$500k dog bite settlement sheds light on victim-friendly laws in N.J.

As he walked out of his office around 5:30 that July morning, Samuel Akinsanya heard growling in the hallway. A Rottweiler and pit bull had escaped from a cage in the Elizabeth factory where he worked the overnight shift as a security guard. Before Akinsanya could react, the dogs pounced.

“They jumped at me. I was trying to fight. I was trying to defend myself but they were biting me all over my body,” Akinsanya, 43, said in a phone interview Friday. He said he fought the animals “for almost an hour before police came to rescue me.”

The attack, which occurred in 2010, was so vicious that Akinsanya, who lives in Newark, was left in a coma-like state, intubated in a hospital bed, for 10 days. He was bitten over most of his body, and suffered muscle damage and permanent scarring.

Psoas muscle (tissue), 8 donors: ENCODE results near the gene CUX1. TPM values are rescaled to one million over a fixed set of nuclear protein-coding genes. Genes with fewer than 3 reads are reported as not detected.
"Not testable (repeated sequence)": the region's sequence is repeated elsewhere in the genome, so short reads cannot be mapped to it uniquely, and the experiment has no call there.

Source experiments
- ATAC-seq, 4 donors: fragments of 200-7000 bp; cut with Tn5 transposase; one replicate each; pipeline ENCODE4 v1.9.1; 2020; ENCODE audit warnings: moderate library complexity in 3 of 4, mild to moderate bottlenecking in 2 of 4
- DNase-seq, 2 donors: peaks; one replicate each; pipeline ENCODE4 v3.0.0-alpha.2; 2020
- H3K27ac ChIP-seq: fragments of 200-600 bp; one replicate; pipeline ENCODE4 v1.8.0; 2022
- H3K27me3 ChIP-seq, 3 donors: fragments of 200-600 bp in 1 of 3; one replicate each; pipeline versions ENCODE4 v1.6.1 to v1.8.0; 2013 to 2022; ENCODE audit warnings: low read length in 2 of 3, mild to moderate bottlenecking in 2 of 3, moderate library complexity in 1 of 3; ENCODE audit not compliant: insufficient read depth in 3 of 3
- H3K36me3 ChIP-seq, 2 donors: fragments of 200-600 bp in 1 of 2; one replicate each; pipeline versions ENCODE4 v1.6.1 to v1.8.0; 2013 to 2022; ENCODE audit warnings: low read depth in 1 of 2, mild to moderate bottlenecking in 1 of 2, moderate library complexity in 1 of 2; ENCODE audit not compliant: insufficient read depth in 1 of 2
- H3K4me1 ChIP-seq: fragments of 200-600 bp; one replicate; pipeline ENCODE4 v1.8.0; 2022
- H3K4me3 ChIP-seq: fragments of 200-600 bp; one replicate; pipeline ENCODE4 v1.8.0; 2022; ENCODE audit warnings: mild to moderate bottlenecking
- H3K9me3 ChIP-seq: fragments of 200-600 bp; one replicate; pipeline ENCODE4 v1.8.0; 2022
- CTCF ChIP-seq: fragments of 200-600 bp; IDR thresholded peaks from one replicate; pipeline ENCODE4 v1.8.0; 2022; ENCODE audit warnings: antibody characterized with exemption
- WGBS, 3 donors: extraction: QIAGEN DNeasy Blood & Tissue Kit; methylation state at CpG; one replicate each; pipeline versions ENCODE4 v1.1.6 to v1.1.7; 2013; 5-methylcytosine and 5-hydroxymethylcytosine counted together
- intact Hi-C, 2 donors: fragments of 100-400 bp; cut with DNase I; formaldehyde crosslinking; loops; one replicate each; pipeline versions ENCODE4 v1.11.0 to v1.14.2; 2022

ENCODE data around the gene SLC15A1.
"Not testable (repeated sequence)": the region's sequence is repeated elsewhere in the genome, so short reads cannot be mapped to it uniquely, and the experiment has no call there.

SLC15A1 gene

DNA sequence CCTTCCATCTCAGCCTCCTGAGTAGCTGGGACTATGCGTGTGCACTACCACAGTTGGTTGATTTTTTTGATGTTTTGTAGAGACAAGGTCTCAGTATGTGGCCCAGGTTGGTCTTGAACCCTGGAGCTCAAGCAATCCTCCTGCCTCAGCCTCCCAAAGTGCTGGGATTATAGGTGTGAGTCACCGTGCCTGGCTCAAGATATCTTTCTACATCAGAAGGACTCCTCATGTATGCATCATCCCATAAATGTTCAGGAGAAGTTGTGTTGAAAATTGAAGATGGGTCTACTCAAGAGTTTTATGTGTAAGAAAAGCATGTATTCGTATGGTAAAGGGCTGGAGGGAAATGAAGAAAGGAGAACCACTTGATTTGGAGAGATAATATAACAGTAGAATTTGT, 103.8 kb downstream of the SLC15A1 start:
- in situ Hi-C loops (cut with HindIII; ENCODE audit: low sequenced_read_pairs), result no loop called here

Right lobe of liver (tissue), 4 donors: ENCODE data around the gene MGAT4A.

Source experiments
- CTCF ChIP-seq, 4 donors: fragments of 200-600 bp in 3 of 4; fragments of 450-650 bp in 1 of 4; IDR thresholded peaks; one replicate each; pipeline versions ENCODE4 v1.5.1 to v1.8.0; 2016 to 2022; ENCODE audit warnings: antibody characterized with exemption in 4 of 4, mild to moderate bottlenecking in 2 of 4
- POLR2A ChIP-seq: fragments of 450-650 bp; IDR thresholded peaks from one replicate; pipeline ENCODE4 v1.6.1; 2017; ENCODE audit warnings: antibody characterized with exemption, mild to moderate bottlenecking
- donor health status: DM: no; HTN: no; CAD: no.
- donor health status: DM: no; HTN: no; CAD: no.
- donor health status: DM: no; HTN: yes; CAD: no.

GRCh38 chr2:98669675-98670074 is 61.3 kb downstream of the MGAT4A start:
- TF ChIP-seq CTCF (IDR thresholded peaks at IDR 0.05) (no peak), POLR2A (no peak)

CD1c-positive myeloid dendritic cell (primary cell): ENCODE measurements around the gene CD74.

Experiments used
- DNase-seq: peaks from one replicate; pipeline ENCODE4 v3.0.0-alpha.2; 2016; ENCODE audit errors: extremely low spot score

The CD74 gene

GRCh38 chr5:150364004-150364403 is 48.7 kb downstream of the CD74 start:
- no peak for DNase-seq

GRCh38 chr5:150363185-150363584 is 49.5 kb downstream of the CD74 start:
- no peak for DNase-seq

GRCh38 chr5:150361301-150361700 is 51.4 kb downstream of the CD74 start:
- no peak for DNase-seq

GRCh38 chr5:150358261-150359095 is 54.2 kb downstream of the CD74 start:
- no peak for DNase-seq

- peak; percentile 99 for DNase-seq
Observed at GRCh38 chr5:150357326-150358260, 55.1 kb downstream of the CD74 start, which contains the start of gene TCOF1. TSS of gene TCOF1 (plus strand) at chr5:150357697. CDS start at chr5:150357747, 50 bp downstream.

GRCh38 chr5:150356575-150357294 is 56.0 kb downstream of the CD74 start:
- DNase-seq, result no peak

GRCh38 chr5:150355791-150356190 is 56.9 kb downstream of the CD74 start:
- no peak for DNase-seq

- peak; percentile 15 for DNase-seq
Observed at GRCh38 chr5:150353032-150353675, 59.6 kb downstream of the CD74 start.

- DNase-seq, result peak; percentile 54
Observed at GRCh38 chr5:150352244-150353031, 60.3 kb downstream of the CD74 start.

The pit bull choked itself to death because

Dog Bite Lawsuit Statistics

I have recently received a good bit of heated interest in my last two posts (here and here) on the Maryland Court of Appeals opinion in Tracey v. Solesky, in which the court held that in dog bite cases involving a pit bull or cross-bred pit bull mix, plaintiff no longer needs to prove that the dog in particular, or pit bulls, in general, are dangerous.

There is no question that dog bite claims make up their fair share of serious personal injury claims. Here are some statistics:

The insurance industry pays more than $1 billion in dog-bite claims each year. State Farm, the insurance company in Solesky, paid more than $109 million on about 3,800 dog bite claims nationwide in 2011. In 2010, State Farm had approximately 3,500 claims and $90 million in payouts.
The Insurance Information Institute estimated that nearly $479 million in dog bite claims were paid

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